View RSS Feed

Pierre's Tuesday Blog

Weekly blog on music, featuring selections openly available on the Web. Also, a "teaser" of things to come on my Friday blog and podcast on Blogspot.

[Warning: Embedded links and their content are provided here for musical enjoyment, and can be experienced on your PC without downloading required if you have access to the Internet. (Downloading files for use on your personal digital companion is generally possible, depending on the site.) Because we are not managing third-party web content, we cannot guarantee the currency of the link – all we can guarantee is that the link worked “as advertised” at the time of the original blog post. Please enjoy!]

  1. Artur Schnabel plays Beethoven sonatas

    For the third and final installment in our abbreviated look at Beethoven piano sonatas, let’s turn to a pianist who made the first-ever recording of the entire corpus, and evaluate how well these interpretations have stood the test of time.

    Artur Schnabel (1882 –1951) was an Austrian-born classical pianist, composer and pedagogue. Among the 20th century's most respected and important pianists, Schnabel has few equals, especially in the Austro-German classics, particularly the
    0 Likes
    ...
  2. Walton / Nigel Kennedy / André Previn / RPO ‎– Violin & Viola Concertos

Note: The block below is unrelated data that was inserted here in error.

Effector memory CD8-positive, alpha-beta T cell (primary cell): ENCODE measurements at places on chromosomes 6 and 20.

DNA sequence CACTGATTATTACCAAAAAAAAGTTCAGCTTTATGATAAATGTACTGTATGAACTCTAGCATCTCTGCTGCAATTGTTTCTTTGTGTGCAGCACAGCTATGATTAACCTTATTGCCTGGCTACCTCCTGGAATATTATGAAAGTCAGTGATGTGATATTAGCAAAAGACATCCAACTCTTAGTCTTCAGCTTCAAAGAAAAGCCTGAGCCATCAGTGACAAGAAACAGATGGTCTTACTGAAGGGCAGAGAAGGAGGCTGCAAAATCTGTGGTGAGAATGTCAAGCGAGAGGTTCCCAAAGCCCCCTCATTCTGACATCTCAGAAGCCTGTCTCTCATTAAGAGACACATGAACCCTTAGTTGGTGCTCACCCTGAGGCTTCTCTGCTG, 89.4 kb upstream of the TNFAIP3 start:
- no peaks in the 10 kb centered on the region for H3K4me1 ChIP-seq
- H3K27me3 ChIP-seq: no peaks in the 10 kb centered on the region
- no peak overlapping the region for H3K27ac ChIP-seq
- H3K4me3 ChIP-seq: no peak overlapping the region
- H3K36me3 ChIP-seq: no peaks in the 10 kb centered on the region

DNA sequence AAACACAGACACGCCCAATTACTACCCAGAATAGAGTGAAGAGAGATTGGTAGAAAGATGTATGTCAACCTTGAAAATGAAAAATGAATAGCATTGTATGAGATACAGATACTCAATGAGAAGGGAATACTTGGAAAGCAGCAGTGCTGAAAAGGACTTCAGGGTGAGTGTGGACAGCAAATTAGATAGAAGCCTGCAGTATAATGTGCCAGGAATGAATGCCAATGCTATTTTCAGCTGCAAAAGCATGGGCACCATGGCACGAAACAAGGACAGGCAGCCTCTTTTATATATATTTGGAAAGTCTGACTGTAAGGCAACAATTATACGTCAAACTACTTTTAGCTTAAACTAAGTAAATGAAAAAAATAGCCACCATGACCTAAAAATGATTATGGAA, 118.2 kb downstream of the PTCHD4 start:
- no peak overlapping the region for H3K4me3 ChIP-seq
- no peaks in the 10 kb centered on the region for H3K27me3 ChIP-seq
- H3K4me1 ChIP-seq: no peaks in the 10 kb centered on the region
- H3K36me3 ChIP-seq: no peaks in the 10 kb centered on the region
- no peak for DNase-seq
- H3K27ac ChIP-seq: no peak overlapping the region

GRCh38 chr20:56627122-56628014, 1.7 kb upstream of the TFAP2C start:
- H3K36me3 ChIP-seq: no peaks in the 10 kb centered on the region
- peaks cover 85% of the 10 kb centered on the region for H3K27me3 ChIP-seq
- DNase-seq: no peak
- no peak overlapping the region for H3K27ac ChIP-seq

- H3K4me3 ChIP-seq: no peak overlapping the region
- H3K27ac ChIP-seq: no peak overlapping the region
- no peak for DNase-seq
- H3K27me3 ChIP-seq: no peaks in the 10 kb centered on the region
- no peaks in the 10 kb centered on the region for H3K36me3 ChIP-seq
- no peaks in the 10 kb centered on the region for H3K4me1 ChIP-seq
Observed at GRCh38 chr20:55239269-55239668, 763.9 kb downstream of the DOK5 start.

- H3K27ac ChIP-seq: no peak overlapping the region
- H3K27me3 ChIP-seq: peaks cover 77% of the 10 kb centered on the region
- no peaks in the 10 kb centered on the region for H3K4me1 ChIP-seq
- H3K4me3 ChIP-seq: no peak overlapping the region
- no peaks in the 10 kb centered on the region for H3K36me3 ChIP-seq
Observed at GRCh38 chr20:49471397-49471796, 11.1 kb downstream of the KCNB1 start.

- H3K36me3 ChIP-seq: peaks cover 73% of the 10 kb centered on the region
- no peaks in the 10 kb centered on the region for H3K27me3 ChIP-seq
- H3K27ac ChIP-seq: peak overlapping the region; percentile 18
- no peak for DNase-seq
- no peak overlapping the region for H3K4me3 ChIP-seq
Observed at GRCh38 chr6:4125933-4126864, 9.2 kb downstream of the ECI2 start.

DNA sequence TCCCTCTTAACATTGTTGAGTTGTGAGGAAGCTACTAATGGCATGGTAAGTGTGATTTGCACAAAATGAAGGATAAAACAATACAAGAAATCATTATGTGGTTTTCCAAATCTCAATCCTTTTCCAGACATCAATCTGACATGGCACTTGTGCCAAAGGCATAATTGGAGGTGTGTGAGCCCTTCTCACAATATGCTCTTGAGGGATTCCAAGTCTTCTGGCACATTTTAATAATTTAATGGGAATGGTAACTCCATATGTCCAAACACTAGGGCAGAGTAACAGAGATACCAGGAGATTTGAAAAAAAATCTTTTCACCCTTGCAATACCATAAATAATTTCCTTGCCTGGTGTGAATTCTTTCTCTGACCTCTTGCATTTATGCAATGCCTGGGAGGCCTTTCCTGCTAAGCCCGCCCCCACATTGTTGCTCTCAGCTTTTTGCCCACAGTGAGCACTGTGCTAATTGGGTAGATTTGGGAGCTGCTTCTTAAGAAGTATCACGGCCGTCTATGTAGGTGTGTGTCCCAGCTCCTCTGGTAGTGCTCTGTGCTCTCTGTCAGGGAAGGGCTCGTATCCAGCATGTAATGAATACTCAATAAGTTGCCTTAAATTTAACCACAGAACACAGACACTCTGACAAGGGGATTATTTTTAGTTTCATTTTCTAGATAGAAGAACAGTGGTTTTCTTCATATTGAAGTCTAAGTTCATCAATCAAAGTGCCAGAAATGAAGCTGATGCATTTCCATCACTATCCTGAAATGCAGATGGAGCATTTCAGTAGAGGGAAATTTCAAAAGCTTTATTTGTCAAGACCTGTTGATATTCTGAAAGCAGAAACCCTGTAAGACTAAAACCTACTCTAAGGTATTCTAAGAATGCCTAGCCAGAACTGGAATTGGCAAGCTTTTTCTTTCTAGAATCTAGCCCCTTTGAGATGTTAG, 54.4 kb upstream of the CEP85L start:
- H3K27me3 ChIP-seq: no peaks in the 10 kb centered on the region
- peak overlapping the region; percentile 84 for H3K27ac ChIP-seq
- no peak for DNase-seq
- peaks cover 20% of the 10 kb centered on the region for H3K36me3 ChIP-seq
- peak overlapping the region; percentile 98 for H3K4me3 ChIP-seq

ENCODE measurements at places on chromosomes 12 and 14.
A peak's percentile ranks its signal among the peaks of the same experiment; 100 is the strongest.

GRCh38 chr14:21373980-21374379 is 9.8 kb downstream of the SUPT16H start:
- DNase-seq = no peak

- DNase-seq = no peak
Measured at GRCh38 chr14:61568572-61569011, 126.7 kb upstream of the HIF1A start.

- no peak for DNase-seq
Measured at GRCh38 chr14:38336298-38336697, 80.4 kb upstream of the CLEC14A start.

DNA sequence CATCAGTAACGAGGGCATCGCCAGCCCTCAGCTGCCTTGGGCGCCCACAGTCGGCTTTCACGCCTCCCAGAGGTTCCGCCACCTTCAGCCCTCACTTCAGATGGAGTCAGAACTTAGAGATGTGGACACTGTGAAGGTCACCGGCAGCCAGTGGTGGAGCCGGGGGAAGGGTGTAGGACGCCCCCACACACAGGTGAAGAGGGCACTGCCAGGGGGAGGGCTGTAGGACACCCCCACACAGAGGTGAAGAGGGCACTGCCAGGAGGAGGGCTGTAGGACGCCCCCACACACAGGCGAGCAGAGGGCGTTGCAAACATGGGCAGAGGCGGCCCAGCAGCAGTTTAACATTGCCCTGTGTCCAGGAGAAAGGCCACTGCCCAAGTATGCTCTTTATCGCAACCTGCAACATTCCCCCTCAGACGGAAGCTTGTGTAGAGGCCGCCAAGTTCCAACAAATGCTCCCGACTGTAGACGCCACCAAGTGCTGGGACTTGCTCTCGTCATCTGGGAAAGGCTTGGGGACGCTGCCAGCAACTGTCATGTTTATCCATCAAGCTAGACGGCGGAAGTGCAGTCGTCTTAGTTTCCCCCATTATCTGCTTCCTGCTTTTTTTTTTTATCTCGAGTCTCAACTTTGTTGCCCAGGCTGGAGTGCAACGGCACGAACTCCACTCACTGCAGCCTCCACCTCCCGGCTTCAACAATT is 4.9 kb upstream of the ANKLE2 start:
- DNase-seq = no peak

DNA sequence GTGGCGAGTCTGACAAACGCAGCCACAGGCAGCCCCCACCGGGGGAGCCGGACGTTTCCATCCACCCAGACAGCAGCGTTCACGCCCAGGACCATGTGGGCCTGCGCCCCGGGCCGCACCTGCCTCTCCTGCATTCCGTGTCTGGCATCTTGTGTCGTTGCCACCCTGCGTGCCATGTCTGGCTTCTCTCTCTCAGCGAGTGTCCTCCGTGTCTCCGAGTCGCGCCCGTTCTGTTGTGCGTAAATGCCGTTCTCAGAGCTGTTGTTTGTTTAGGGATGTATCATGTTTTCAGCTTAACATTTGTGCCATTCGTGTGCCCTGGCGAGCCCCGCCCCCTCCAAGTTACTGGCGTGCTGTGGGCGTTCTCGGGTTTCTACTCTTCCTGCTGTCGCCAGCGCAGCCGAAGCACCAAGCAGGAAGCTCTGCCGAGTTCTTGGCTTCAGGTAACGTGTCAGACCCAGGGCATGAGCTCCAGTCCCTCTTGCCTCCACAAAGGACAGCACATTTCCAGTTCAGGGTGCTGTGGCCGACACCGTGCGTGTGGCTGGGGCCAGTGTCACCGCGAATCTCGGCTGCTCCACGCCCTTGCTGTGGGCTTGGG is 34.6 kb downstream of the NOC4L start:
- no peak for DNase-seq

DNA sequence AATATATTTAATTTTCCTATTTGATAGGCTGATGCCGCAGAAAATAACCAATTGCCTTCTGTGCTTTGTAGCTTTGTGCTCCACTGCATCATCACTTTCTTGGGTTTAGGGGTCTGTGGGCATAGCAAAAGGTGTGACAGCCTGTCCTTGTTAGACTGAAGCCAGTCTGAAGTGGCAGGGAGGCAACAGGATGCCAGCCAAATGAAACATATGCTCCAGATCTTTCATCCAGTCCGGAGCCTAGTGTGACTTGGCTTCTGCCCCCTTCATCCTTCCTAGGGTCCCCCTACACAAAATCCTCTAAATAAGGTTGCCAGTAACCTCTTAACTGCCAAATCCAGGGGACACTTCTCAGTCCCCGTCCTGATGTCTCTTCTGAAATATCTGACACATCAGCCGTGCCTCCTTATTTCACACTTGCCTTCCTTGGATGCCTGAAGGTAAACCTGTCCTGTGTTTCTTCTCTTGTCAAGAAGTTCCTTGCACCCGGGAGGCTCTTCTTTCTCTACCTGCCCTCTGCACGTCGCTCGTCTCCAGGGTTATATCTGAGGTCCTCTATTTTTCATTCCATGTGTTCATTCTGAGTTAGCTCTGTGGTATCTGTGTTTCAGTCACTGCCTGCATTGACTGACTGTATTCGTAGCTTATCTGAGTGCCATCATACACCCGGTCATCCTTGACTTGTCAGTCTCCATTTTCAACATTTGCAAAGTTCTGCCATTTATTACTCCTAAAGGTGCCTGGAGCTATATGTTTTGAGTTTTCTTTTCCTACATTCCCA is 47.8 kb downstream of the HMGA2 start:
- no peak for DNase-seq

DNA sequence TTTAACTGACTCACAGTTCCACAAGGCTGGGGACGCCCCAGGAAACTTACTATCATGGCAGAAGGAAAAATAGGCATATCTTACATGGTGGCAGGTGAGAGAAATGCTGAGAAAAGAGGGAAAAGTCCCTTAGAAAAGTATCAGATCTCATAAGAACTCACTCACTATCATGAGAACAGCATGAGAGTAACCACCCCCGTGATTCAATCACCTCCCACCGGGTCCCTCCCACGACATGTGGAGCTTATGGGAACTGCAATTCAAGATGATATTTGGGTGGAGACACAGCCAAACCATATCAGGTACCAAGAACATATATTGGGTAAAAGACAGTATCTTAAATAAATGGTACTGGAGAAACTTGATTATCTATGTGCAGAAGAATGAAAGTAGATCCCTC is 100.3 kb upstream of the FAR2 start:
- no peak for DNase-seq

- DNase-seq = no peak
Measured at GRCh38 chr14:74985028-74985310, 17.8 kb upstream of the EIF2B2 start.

What do Maxim Vengerov, Sir Yehudi Mnuhon and Nigel Kennedy have in common? They are all renowned violinists who traded their violin for a viola in a recording of William Walton's viola concerto. Today’s Cover2Cover share, my last in that series before mu annual summer hiatus, is a 1987 coupling of Walton’s viola and violin concerti featuring Kennedy as soloist with the Royal Philharmonic under Andre Previn.

    The pair of concertante works are workhorses of 20th-century British repertoire,
    1 Likes
    Likes haydnguy liked this post
    ...
  3. PTB Classic - Glenn Gould Plays Beethoven Piano Sonatas nos. 12, 16 & 17

    Today's PTB Classic post is the second set of Beethoven sonatas in out three part series, which we also trust to Glenn Gould. Last month, we considered five sonatas, this week three sonatas, recorded in 1973 and 1983, respectively.

    The 1983 digital recording is that of the "Funeral March" sonata, amd the last two (from 1973) are two of the three sonatas from the op. 31 set.

    As we discussed the aesthetic around Gould's approach on Beethoven as part of last month's post,
    0 Likes
    ...
  4. Schumann, New Philharmonia Orchestra, Otto Klemperer – Symphony No. 3

    To conclude our three-part look at Schumann’s symphonies, I chose my favorite of his, the Rheinish. It was composed in1850, the same year that he completed his Cello Concerto (which was published four years later).

    Schumann was inspired to write the symphony after a trip to the Rhineland with his wife Clara. This journey was a happy and peaceful trip; he incorporated elements of the journey and portrayed other experiences from his life in the music.

    There are two forces
    1 Likes
    Likes HerbertNorman liked this post
    ...
  5. Glenn Gould Plays Beethoven – Piano Sonatas 5-10

    Today’s Cover2Cover post launches a three-part series of shares of Beethoven piano sonatas. I avoided programming Beethoven so far in 2021, simply because we had so much of it last year for the 250th anniversary of the composer’s birth. However, one area we did not dedicate much Tuesday Blog posts on last year was the vast corpus (32 in all) of his piano sonatas, spanning the whole arc of his career as a composer. Over this short set, we will consider almost half of those – 15 in fact – which
    0 Likes
    ...
Page 1 of 75 123451151 ... LastLast